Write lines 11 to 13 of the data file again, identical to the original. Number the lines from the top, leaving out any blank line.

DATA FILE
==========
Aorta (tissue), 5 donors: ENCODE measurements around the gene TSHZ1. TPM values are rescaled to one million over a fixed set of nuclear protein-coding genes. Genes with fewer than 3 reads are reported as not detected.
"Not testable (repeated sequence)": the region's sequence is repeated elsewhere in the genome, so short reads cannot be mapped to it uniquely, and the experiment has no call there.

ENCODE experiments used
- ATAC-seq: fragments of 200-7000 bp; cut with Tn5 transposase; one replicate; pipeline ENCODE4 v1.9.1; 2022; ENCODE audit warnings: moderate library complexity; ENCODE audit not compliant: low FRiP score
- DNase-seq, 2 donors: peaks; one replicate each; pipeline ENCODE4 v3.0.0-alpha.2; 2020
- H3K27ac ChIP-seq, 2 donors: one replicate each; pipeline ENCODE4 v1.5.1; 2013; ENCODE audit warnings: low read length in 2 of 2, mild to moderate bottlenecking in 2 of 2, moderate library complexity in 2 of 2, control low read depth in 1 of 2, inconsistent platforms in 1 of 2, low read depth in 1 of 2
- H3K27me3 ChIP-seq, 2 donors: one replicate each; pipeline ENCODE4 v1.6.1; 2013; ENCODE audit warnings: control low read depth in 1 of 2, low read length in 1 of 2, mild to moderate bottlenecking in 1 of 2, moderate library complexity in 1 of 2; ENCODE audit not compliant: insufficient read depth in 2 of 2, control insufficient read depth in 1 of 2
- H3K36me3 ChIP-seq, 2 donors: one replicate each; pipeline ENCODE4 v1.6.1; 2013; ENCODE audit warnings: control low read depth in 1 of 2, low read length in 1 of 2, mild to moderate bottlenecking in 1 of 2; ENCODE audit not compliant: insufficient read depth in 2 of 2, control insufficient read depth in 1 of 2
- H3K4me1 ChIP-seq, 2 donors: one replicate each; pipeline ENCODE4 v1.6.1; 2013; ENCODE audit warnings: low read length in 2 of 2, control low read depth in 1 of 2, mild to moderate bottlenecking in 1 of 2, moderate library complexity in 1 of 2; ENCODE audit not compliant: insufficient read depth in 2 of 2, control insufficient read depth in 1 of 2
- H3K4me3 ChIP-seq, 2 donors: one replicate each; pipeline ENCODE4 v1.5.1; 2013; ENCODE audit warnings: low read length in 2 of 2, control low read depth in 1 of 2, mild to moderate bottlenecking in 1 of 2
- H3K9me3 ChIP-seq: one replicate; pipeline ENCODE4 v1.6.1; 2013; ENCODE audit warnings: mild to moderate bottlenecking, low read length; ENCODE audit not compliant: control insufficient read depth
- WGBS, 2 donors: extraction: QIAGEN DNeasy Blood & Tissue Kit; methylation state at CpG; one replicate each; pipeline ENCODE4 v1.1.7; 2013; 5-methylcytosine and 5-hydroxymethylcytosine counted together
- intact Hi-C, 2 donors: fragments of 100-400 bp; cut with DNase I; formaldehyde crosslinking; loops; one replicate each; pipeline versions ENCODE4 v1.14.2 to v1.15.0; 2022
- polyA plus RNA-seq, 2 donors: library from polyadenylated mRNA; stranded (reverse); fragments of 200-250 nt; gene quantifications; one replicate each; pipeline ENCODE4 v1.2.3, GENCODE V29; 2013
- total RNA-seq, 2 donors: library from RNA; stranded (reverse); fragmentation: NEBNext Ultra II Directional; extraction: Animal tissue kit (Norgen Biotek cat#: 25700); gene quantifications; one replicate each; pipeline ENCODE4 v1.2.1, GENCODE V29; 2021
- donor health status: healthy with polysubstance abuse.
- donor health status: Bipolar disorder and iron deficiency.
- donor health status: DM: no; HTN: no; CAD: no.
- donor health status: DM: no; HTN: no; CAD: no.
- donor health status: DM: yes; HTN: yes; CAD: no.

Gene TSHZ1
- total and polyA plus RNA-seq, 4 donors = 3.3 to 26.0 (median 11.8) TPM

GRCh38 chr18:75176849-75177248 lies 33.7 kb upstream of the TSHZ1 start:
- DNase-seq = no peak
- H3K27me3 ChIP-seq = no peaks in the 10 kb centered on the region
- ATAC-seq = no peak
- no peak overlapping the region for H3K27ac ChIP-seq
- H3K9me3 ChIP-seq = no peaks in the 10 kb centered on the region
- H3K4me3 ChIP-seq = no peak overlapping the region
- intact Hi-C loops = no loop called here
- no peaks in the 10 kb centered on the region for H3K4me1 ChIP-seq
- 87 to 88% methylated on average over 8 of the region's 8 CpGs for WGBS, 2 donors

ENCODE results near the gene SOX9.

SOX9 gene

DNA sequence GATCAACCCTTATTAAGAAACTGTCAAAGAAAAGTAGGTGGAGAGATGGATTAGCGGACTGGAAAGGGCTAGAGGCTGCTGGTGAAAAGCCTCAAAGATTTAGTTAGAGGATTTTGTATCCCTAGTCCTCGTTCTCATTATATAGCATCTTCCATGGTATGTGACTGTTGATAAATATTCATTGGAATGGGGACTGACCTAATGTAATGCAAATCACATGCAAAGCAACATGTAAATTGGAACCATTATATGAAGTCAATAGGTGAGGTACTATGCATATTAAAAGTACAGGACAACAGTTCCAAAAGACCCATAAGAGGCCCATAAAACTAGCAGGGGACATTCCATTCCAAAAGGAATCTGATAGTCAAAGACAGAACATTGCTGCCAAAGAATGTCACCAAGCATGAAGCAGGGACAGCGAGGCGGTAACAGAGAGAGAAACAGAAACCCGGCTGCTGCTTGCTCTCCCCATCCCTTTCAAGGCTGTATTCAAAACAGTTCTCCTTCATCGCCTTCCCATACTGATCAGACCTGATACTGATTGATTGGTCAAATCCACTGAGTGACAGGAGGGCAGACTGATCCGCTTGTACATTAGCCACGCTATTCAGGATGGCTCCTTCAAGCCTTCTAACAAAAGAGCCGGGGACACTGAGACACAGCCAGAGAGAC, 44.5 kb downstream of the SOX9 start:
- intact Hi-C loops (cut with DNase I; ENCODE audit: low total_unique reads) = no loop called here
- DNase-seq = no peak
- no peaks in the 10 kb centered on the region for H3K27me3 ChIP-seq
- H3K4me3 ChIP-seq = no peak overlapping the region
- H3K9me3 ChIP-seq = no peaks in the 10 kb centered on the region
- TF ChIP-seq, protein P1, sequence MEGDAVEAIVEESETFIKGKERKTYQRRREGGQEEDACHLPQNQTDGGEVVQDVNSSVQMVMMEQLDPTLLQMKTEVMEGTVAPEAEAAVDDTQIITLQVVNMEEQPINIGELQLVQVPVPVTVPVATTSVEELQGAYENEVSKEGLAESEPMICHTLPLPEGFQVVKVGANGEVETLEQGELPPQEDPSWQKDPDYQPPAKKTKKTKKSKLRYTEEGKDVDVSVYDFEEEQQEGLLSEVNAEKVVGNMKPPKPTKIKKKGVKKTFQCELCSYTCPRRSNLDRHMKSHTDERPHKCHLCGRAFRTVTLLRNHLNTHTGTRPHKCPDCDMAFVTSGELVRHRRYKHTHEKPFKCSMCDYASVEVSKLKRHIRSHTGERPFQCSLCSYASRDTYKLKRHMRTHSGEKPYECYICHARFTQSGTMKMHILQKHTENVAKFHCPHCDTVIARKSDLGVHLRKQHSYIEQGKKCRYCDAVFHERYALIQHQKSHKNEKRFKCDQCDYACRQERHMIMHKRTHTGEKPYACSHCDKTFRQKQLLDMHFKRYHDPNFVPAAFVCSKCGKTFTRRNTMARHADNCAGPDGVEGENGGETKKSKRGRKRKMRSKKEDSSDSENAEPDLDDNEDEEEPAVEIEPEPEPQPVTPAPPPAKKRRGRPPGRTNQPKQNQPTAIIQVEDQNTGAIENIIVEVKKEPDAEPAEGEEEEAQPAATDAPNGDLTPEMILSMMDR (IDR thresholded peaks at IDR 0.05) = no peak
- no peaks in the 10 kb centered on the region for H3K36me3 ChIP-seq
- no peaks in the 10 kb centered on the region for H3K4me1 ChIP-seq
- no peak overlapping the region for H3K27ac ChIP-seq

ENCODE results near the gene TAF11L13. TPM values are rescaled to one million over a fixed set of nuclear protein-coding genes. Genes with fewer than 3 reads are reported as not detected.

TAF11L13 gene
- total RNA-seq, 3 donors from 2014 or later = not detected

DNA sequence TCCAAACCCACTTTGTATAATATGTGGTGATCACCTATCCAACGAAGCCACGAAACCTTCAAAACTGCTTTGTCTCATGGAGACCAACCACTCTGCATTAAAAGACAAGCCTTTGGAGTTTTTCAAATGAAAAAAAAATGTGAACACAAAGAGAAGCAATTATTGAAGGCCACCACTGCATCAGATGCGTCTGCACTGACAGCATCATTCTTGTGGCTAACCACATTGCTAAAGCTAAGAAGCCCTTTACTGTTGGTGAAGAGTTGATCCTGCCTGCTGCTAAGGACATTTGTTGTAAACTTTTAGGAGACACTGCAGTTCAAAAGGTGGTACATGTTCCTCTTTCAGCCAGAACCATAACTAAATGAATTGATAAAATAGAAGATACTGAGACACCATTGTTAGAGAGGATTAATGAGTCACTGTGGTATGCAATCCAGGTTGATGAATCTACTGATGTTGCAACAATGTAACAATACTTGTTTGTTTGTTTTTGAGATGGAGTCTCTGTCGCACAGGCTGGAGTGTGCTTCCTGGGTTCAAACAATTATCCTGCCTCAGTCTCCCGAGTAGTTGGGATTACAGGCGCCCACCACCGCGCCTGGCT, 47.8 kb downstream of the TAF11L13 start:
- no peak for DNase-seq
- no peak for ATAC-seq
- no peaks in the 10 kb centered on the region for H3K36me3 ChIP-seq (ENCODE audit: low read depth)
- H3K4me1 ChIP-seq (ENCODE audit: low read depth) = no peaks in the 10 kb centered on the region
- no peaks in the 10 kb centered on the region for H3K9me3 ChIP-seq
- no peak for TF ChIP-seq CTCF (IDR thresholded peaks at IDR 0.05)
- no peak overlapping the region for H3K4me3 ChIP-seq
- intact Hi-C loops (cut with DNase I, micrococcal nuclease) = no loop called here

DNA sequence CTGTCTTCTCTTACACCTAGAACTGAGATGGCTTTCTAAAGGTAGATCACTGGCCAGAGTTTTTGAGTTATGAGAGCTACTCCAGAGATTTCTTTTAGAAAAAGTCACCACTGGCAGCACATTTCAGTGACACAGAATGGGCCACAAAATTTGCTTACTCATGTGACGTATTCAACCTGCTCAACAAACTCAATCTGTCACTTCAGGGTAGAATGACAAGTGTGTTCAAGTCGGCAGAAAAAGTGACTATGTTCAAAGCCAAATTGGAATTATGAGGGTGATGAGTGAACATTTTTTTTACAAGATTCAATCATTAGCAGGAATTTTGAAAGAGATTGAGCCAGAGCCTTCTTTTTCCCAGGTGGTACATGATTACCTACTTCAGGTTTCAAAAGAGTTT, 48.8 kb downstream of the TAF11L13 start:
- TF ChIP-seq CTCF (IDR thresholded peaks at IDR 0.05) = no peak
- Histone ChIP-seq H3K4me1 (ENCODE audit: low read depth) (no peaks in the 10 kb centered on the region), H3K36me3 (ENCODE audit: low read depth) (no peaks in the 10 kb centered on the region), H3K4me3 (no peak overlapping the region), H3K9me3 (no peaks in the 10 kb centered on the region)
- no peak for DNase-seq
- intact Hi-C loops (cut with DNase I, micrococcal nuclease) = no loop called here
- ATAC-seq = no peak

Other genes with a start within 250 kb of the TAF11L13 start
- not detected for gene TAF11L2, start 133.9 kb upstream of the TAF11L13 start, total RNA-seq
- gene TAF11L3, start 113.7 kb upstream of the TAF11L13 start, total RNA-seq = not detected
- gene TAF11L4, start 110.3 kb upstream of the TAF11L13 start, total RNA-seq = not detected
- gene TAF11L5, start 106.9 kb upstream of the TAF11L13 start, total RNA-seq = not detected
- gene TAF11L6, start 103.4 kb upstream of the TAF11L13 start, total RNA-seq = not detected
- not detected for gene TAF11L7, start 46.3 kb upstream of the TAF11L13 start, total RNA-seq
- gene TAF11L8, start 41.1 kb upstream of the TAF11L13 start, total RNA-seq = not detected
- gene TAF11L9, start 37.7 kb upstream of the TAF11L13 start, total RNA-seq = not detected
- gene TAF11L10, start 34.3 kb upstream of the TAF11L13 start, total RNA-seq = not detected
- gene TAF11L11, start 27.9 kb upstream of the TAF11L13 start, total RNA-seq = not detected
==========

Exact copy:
- H3K9me3 ChIP-seq: one replicate; pipeline ENCODE4 v1.6.1; 2013; ENCODE audit warnings: mild to moderate bottlenecking, low read length; ENCODE audit not compliant: control insufficient read depth
- WGBS, 2 donors: extraction: QIAGEN DNeasy Blood & Tissue Kit; methylation state at CpG; one replicate each; pipeline ENCODE4 v1.1.7; 2013; 5-methylcytosine and 5-hydroxymethylcytosine counted together
- intact Hi-C, 2 donors: fragments of 100-400 bp; cut with DNase I; formaldehyde crosslinking; loops; one replicate each; pipeline versions ENCODE4 v1.14.2 to v1.15.0; 2022